Open Doors and God’s Will (1 Corinthians 16:8-9)

1 Corinthians 16:8-9 – But I will stay in Ephesus until Pentecost, for a wide door for effective work has opened to me, and there are many adversaries.

Here in the closing portion of his letter to the Corinthians, Paul tells them that he is not planning to make a hurried visit to them. Instead, he plans to remain in Ephesus for a while, and then come see them later. His reasoning for wanting to stay where he is comes out of the fact that a great opportunity for ministry has become available to him, and he does not want to neglect it.

This passage speaks to us regarding one false factor that many Christians use to try to determine whether or not something is God’s will. We see the words of Paul here, and we say that we need to look for an opened or closed door in order to know whether or not something is what God wants us to do. But I want you to recognize that, if you look at Paul’s words, you will see that what he describes as an open door is what most who use the “open door principle” would actually call a closed one.

In the same breath, Paul says that a wide door for effective ministry has opened for him, and that there are many adversaries. He is not saying that the sign of the open door is that things are easy or simply laid out before him. On the contrary, his open door is marked by opposition and hardship. His open door is a door to a battleground for the sake of Christ. He is not looking at the ease of the ministry or the simplicity of the opportunity, but rather is looking at the fact that he has a chance to obey the commands of God in a significant way despite difficult circumstances; that is Paul’s open door.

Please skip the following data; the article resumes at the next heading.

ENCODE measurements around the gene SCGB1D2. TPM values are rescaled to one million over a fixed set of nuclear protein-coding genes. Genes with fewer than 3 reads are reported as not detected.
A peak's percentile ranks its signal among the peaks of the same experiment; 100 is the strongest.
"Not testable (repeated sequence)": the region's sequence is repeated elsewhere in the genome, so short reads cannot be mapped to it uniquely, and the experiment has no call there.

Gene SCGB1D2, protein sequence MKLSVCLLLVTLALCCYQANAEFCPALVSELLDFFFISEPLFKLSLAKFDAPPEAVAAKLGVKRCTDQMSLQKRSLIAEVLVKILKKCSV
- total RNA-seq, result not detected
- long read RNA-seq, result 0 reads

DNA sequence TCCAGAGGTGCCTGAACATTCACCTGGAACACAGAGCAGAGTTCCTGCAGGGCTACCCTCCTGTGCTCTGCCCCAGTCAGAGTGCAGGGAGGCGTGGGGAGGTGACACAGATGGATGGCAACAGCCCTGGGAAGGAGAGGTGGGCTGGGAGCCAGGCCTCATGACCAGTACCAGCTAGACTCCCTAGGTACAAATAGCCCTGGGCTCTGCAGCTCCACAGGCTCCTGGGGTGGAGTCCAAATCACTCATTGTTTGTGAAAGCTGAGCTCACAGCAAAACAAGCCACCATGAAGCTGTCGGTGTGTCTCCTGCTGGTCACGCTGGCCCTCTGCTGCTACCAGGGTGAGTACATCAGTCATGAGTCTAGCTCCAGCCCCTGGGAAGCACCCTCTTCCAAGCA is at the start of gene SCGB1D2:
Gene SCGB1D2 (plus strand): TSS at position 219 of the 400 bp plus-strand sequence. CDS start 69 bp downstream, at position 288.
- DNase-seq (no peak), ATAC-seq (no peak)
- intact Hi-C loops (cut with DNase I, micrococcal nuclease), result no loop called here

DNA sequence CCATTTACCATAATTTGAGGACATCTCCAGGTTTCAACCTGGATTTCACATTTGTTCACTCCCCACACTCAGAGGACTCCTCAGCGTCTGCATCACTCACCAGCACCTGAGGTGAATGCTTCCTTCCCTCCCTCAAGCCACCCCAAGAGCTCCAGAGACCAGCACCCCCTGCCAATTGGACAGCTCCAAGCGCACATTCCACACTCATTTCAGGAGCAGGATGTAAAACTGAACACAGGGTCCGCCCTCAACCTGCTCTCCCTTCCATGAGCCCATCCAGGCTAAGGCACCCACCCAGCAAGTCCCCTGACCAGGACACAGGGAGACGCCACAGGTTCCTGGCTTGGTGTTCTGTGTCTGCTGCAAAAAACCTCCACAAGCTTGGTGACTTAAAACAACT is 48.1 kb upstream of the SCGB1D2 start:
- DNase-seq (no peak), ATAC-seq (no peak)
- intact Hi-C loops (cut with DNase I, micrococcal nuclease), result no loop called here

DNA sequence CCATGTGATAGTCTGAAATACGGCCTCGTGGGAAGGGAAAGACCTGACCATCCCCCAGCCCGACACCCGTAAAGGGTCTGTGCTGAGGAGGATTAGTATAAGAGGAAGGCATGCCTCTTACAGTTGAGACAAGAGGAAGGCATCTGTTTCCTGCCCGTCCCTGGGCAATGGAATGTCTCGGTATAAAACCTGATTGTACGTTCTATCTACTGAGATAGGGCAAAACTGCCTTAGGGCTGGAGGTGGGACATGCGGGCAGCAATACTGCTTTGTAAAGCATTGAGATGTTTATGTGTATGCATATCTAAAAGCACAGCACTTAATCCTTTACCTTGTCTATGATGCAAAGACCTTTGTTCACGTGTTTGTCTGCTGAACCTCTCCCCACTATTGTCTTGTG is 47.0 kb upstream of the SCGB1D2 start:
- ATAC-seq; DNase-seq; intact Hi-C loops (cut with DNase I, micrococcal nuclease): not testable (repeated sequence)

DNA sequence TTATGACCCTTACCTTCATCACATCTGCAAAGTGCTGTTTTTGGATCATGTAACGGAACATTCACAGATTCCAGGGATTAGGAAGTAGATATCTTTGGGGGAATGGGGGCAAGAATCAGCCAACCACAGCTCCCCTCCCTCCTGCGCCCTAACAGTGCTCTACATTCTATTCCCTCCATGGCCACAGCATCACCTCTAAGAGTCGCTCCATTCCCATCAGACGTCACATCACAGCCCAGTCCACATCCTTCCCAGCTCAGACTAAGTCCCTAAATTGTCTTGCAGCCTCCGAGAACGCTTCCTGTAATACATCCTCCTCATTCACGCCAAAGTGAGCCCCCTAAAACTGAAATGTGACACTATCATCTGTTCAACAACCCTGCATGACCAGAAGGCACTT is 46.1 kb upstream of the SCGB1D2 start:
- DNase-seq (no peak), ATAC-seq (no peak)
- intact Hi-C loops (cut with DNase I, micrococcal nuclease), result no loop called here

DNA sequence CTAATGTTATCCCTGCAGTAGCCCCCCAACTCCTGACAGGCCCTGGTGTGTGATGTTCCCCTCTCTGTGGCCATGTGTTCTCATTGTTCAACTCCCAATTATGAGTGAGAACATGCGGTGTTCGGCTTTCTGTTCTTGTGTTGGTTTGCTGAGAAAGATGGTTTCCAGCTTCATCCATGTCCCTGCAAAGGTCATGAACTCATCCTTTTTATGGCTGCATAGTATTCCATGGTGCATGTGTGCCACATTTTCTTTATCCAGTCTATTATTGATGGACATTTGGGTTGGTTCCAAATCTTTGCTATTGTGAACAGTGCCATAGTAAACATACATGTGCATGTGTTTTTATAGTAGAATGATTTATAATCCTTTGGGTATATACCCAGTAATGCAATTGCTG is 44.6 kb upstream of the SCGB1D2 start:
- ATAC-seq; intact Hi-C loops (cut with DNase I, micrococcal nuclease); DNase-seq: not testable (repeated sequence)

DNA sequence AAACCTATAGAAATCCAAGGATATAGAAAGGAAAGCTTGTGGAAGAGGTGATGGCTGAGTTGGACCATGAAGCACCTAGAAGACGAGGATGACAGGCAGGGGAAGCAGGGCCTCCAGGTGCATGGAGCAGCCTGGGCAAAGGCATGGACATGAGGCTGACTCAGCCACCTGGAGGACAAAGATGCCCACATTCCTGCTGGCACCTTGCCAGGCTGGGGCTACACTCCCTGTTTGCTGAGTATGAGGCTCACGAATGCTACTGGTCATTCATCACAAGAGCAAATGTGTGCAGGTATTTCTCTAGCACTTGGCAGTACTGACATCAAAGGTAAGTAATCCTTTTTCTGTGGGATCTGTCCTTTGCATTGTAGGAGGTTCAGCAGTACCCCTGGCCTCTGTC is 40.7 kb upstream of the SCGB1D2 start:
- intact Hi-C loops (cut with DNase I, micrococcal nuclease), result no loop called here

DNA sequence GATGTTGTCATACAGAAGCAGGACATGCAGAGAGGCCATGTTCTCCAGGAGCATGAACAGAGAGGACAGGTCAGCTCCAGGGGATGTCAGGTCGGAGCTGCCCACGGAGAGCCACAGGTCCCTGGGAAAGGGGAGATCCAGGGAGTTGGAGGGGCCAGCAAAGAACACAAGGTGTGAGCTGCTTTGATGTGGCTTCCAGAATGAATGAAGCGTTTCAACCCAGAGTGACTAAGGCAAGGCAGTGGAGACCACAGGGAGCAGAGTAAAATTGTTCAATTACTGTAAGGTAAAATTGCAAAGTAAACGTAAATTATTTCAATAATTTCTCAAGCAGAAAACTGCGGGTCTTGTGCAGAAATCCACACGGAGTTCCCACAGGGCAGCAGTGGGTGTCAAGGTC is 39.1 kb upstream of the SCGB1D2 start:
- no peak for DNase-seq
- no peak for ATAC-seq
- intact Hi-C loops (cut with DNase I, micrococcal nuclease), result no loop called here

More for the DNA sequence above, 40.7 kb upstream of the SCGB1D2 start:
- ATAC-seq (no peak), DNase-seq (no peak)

So often, we look for open doors, and we think that open doors are those through which we can walk with comfort and ease. If the job looks good, the money looks right, and the school system looks strong, we conclude that God has opened the door for us to go to the new town. While there is nothing wrong with those three things lining up, they are not the signs of an open door. Open doors are simply these: places and circumstances in which we can obey the commands of God to the utmost of our ability. We might face terrible circumstances all the way. We might never make enough money, have any comforts, or have a moment’s peace from conflict. Such things are not the marks of open doors, regardless of how clearly the prosperity gospel preachers say they are. Paul’s open door in Ephesus led him into battle with adversaries. Your open door to ministry may very well lead you to the same place.

The point here is that we do not use our understanding of open doors and circumstantial evidence to determine whether or not a certain place or ministry is God’s will for us. There are better criteria in place. The criteria that we should use is the word of God, which calls us to live in certain ways and do certain things. Then, when we get the opportunity to obey God in those areas, we take it, even if we face adversaries along the way. The open door is an expression referring to opportunity to obey the clearly given commands of God, not of effortlessness in overcoming circumstances.

Dear Lord, I pray that you will open doors for me to do effective ministry. I recognize that such open doors need not be marked with a lack of difficulty. I simply ask that you will show me where and how I can most effectively follow your commands for your glory. That is the open door through which I desire to walk. Lead me along paths of righteousness, I pray, for your name’s sake.